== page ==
Three-season tents have more mesh, lighter poles and fabrics, and aren't as heavy-duty. Tents built for four-season use usually have very little ventilation and sometimes feature a cook hole in the floor so that you can cook inside your tent. Four-season tents theoretically keep you warm or cool, whichever the case may be, year-round. Four-season tents usually have stronger poles , heavier fabrics, less mesh, and remain sturdy in the wind and snow.
They also have a little more room for gear and cooking. Basically, the more weather and snow you camp out in, the stronger your tent needs to be. Tent Fabric. Most tents are made of strong but lightweight nylon taffeta or rip stop nylon, which weighs approximately 2 ounces per square yard. Some of the bigger tents use coated polyester or cotton poplin canvas, which weighs a good deal more. The floors and flys are usually coated with polyurethane or another moisture-repellent substance to prevent moisture from passing from the ground into the tent.
Although the body of a tent is often left untreated to increase the transfer of respiration and perspiration through the tent's walls, it is not unusual to wake up in a damp tent. Moisture can gather beneath sleeping pads or air mattresses but not cots since they are raised above the floor. Large and airy tents have less of a problem this way because of the greater circulation of air throughout the tent.
Some tents offer a double-roof construction, which further decreases unwanted condensation. I have spent a number of sleepless nights in tents that dripped continually from the ceiling. Tent Poles. In the past few years, tent poles have evolved from unyielding aluminum to shock-corded poles of fiberglass or aluminum except in the case of some of the larger, family tents, which still use rigid aluminum poles.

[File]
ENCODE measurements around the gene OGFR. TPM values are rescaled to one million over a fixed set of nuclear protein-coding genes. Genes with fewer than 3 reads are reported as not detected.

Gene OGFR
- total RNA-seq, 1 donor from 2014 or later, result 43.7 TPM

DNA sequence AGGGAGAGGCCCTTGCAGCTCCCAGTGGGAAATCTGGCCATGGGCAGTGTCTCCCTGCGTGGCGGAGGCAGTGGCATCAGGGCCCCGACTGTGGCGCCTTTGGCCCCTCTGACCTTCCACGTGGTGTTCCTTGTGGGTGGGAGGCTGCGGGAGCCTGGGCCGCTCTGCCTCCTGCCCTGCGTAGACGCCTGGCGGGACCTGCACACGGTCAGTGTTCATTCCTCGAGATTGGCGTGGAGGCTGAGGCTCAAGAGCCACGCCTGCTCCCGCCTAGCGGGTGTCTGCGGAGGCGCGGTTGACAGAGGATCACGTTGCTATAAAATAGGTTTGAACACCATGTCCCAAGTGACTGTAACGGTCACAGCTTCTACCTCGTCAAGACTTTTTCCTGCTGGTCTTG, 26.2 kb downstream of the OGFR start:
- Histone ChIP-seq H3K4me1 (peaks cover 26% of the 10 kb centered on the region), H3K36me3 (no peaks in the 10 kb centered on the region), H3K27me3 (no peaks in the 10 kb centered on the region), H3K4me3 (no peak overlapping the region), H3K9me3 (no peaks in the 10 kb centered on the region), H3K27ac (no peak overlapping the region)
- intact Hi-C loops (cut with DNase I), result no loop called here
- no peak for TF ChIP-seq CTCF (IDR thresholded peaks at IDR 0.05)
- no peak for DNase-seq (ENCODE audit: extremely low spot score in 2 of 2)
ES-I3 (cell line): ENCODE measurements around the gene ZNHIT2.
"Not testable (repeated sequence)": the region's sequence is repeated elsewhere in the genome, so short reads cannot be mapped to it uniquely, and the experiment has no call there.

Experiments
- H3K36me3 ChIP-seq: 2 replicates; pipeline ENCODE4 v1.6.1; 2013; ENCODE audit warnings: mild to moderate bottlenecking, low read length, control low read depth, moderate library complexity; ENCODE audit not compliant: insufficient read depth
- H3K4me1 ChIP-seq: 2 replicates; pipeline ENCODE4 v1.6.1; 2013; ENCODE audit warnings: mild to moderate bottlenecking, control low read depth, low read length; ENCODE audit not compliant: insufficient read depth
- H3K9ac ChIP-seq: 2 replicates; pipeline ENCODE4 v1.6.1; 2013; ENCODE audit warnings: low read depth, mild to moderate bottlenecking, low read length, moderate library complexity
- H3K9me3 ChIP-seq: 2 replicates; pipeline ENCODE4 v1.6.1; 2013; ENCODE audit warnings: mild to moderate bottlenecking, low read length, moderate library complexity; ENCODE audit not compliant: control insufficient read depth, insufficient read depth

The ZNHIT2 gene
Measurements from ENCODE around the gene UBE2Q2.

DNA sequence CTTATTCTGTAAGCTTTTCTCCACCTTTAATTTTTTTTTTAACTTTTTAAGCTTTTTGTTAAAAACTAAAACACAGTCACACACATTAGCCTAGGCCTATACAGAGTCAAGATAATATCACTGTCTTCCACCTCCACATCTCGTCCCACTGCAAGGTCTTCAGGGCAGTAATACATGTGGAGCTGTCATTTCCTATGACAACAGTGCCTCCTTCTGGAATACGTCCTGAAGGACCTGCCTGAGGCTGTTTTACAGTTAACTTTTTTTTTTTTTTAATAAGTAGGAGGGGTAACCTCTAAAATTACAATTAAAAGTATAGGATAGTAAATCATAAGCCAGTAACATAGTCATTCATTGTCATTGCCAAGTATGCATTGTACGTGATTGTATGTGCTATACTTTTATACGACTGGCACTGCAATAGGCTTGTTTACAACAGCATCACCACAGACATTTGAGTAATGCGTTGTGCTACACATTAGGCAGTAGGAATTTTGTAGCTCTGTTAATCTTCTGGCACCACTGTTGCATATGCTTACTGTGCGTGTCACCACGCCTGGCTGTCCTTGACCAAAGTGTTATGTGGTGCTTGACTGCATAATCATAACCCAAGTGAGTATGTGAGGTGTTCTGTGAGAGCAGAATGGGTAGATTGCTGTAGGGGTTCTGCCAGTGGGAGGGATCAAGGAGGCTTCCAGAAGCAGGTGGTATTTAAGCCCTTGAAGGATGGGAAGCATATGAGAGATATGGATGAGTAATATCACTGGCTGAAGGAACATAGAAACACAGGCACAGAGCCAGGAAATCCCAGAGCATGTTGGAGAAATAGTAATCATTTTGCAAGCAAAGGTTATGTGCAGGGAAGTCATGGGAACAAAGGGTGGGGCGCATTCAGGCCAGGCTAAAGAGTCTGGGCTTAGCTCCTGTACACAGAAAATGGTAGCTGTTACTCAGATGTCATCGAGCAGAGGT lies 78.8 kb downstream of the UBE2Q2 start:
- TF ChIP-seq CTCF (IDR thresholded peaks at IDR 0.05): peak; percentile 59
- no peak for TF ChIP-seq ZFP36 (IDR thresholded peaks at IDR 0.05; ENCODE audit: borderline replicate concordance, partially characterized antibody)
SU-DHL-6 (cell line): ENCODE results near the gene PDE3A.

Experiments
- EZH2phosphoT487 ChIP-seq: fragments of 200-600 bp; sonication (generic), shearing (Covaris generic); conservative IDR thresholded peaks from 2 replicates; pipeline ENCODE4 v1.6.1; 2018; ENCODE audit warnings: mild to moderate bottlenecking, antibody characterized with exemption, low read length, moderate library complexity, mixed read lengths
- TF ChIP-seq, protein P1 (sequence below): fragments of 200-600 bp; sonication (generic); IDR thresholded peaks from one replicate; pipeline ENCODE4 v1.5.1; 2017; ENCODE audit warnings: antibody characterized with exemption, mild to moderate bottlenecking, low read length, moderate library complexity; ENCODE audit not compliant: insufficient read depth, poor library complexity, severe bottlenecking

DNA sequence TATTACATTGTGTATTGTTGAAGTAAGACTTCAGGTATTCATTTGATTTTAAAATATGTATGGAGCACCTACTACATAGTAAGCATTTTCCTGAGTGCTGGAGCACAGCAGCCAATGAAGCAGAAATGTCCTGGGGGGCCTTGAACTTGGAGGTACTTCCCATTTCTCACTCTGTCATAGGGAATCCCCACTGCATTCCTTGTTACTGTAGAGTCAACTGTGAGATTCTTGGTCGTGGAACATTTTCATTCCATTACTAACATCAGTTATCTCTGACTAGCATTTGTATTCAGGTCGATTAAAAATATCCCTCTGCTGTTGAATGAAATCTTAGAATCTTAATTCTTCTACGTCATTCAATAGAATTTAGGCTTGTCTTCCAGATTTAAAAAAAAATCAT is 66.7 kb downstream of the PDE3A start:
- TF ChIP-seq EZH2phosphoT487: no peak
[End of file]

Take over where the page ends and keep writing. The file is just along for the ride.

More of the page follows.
These new poles are threaded in segments over elastic shock cord that allows the user merely to snap the poles into shape rather than piece them together. This keeps the pole together so you don't have to hunt for pieces. As the poles sections slip together the cord holds them together so they can be handled as a single pole. Never shake out your shock-corded poles to snap them together.
The violent action causes nicks to form at the joints that will tear your tent pole sleeves. When dismantling the tent, the segments are pulled apart and folded compactly.
There is still some controversy as to whether fiberglass is superior to aluminum when it comes to designing tent poles. Fiberglass is less expensive and more flexible than aluminum. It does not require pre-bending or any special attachments.
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It also provides a better packing size when folded. Its major drawbacks are that it is affected by weather and can break into splinters and must be replaced. Aluminum is more likely to bend and can be splinted when it breaks. Durability is one of aluminum's main advantages along with the fact that it is easily replaced. Aluminum poles are the standard for high-end tents. Don't loose them. Thick poles come with mountaineering and 4 season tents.
Ultimate Family Camping Checklist: 29 Items You Need to Bring
Save the weight and get thinner poles if you will not be camping in heavy winds and snow. They are light, flexible and can withstand the cold. The quality of aluminum poles vary, but most poles are aircraft grade aluminum which are lighter and less bulky while providing increased strength. Diameters range from 6 mm to 15 mm.
The larger diameter is heavier, stronger and less flexible, thus more stable under high winds. Most backpacking tents use 8. As a general rule if your tent has only one pole intersection, your poles should be 9. If your tent is higher than 5 feet tall, you need a pole diameter of at least Some companies color code their aluminum poles to make the tent easier to set up. Avoid fiberglass poles unless car camping. These poles are heavy and fragile although inexpensive. Fiberglass poles are heavier than aluminum poles and are not as durable.
When temperatures fall below freezing, fiberglass poles start to crack. Fiberglass poles are usually used to cut costs. Fiberglass comes in varying qualities, the cheap versions tend to splinter rather easily. Fiberglass poles also have metal sleeves at their ends, these tend to get caught in pole sleeves and make setting up the tent rather frustrating.